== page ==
biodiversity, wildlife, California, wolves, ranchers, cattle
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Wolves Have Returned to California After Nearly 150 Years. Not Everyone Is Happy. (Maria)

The author writes, “The land on the reservation is high desert meets alpine, 55,000 acres of scrub and redwoods bordering Sequoia national forest. About two years ago, the reservation — which has more cattle than people — was devastated by the Windy fire, which sparked in 2021 after lightning struck here. … ‘But it opened up the forest, which is good,’ says [California rancher William] McDarment, who spent 30 years fighting wildfires for the US Forest Service. Fires supercharged grass growth, providing food for cows, and helping cash-strapped cowboys like him who rely on the land. The fires brought another change: wolves. After the blaze, the reservation became a perfect place for den sites and hunting.”

Things to Know About Efforts to Block People From Crossing State Lines for Abortion (Reader Steve)

The author writes, “A federal judge and the U.S. Department of Justice this week said that states are going too far by trying to block people from helping others cross state lines for abortion. A ruling in Idaho and the federal government taking sides in an Alabama lawsuit are far from the final word, but they could offer clues on whether an emerging area of abortion regulation may eventfully hold up in court. Since the U.S. Supreme Court overturned Roe v. Wade last year, eliminating a nationwide right to abortion, most Republican-controlled states have implemented bans or tighter restrictions on abortion. Meanwhile, most blue states have taken some action to protect access, as have red states where voters have had a direct say on the issue.”

The Key to Mike Johnson’s Christian Extremism Hangs Outside His Office (Dana)

From Rolling Stone: “The American public has had much to learn about Mike Johnson over the past two weeks. Until his surprise elevation to House speaker, the Louisiana representative was an obscure, mild-mannered, and bookish four-term back-bencher. He is a former constitutional lawyer and hardly the type of political figure who jeers during a State of the Union address, or gets caught in a Beetlejuice groping scandal, or shows up on cable news to take a victory lap after ousting the leader of his own party. Johnson is focused, methodical, and up until now was happy to operate behind the scenes. He’s also a dyed-in-the-wool Christian conservative, and there’s a flag hanging outside his office that leads into a universe of right-wing religious extremism as unknown to most Americans as Johnson was before he ascended to the speakership.”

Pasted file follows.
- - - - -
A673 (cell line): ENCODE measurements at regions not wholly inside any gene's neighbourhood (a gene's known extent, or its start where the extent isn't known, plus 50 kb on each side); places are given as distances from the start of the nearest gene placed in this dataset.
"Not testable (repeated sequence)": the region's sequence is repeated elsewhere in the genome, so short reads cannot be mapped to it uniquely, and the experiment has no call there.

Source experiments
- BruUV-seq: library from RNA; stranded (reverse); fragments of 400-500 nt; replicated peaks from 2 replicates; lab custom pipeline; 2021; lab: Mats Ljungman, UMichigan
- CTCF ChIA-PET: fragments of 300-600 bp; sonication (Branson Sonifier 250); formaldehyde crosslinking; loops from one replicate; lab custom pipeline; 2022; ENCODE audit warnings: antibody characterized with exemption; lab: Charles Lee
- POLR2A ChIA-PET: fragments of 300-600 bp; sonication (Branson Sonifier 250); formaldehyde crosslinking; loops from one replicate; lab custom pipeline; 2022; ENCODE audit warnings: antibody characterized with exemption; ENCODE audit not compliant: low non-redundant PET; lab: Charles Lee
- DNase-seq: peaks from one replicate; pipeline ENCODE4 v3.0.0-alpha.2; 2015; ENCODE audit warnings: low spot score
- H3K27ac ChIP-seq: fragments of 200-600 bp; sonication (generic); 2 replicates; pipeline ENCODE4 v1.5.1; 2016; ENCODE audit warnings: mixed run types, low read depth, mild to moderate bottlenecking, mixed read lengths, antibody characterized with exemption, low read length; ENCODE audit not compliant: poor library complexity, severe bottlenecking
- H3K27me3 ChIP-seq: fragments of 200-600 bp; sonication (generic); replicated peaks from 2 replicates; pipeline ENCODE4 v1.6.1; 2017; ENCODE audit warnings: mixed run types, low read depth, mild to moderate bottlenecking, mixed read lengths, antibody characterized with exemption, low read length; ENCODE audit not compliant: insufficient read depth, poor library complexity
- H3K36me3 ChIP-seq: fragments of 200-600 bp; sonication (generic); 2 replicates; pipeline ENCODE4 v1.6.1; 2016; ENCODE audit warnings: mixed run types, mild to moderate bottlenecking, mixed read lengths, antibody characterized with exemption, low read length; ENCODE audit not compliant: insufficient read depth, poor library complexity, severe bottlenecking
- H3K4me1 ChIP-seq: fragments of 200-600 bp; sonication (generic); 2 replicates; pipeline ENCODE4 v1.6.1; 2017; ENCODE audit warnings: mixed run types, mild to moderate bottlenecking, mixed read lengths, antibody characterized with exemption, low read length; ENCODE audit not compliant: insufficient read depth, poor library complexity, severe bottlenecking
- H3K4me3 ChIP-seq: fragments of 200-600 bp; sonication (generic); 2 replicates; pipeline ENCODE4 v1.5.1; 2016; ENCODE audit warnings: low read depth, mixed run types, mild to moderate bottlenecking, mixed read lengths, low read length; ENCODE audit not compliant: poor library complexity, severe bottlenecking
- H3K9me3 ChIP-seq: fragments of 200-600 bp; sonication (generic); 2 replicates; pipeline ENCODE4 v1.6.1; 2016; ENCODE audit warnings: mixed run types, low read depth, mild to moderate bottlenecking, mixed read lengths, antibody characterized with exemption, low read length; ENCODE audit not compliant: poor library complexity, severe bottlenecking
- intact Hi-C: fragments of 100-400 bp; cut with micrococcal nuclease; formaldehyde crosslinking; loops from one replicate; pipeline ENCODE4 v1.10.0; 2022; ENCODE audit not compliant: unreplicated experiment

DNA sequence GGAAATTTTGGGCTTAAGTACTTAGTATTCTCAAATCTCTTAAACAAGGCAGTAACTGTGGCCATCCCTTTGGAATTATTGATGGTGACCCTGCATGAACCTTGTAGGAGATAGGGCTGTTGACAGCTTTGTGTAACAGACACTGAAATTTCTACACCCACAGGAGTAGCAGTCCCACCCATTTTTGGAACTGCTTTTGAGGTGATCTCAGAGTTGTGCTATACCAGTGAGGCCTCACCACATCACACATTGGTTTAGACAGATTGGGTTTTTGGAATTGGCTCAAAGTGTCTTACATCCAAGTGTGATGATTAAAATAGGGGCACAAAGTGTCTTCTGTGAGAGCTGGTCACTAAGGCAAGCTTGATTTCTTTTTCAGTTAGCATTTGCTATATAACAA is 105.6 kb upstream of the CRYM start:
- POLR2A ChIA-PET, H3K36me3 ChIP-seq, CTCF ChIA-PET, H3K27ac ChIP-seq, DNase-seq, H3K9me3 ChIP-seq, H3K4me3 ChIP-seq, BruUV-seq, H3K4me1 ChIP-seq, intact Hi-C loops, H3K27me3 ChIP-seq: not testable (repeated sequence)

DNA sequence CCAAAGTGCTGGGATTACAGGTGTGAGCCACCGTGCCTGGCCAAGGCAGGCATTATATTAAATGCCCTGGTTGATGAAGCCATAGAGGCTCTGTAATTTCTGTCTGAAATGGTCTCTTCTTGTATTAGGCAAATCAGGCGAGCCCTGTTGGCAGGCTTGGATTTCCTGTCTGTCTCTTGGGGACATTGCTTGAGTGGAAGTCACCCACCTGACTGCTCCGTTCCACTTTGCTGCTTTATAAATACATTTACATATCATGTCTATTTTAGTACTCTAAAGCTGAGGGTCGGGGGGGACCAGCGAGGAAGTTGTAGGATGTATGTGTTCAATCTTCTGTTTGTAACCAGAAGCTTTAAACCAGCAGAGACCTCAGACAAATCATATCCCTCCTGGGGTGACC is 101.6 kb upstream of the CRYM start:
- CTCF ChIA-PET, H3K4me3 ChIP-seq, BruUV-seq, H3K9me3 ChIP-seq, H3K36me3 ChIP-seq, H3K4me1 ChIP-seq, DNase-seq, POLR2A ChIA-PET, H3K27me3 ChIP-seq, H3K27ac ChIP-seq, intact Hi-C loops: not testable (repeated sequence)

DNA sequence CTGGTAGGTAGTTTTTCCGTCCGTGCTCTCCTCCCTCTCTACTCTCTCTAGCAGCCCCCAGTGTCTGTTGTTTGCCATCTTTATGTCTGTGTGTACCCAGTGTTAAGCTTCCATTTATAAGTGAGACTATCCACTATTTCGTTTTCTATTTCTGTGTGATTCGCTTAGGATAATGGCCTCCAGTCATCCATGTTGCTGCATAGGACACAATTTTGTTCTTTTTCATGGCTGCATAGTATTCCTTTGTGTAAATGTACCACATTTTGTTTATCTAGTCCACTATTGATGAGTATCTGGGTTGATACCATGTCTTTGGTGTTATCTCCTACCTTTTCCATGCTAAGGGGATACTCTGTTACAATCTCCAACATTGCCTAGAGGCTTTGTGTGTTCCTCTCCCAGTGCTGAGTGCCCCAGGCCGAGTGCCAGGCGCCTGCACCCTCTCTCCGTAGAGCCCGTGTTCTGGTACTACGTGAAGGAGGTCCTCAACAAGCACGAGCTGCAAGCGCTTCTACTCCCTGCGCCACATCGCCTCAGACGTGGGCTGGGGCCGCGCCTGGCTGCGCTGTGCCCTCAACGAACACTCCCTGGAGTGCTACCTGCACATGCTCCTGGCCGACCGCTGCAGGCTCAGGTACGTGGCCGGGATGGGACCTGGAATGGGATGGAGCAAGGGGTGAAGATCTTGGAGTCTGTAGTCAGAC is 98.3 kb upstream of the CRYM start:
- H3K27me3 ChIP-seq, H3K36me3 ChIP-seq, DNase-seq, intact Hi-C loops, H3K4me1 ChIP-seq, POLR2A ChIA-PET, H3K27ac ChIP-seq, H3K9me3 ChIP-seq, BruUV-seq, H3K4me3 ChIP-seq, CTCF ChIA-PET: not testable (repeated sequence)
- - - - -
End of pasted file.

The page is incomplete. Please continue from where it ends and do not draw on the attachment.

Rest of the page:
How Climate Change Drives Conflict and War Crimes Around the Globe (Laura)

From Inside Climate News: “Human rights advocates want the International Criminal Court to begin gathering evidence on the way climate-amplified extreme weather, heat, drought and flooding are driving armed conflict, crimes against humanity and war crimes.”

The First Small-Scale Nuclear Plant in the US Died Before It Could Live (Reader Jim)

From Wired: “The plan for the first small-scale US nuclear reactor was exciting, ambitious, and unusual from the get-go. In 2015, a group of city- and county-run utilities across the Mountain West region announced that they were betting on a new frontier of nuclear technology: a mini version of a conventional plant called a ‘small modular reactor.’ Advocates said the design, just 9 feet in diameter and 65 feet tall, was poised to resurrect the US nuclear industry, which has delivered only two completed reactors this century. It was supposed to prove out a dream that smaller, modular designs can make splitting atoms to boil water and push turbines with steam much cheaper. But first that reactor, the Voygr model designed by a startup called NuScale, had to be built. A six-reactor, 462-megawatt plant was slated to begin construction by 2026 and produce power by the end of the decade. [Last week], NuScale and its backers pulled the plug on the multibillion-dollar Idaho Falls plant.”

Physicists Simulated a Black Hole in The Lab. Then It Started to Glow. (Sean)

The author writes, “A black hole analog could tell us a thing or two about an elusive radiation theoretically emitted by the real thing. Using a chain of atoms in single-file to simulate the event horizon of a black hole, a team of physicists in 2022 observed the equivalent of what we call Hawking radiation — particles born from disturbances in the quantum fluctuations caused by the black hole’s break in spacetime. This, they say, could help resolve the tension between two currently irreconcilable frameworks for describing the Universe: the general theory of relativity, which describes the behavior of gravity as a continuous field known as spacetime; and quantum mechanics, which describes the behavior of discrete particles using the mathematics of probability.”


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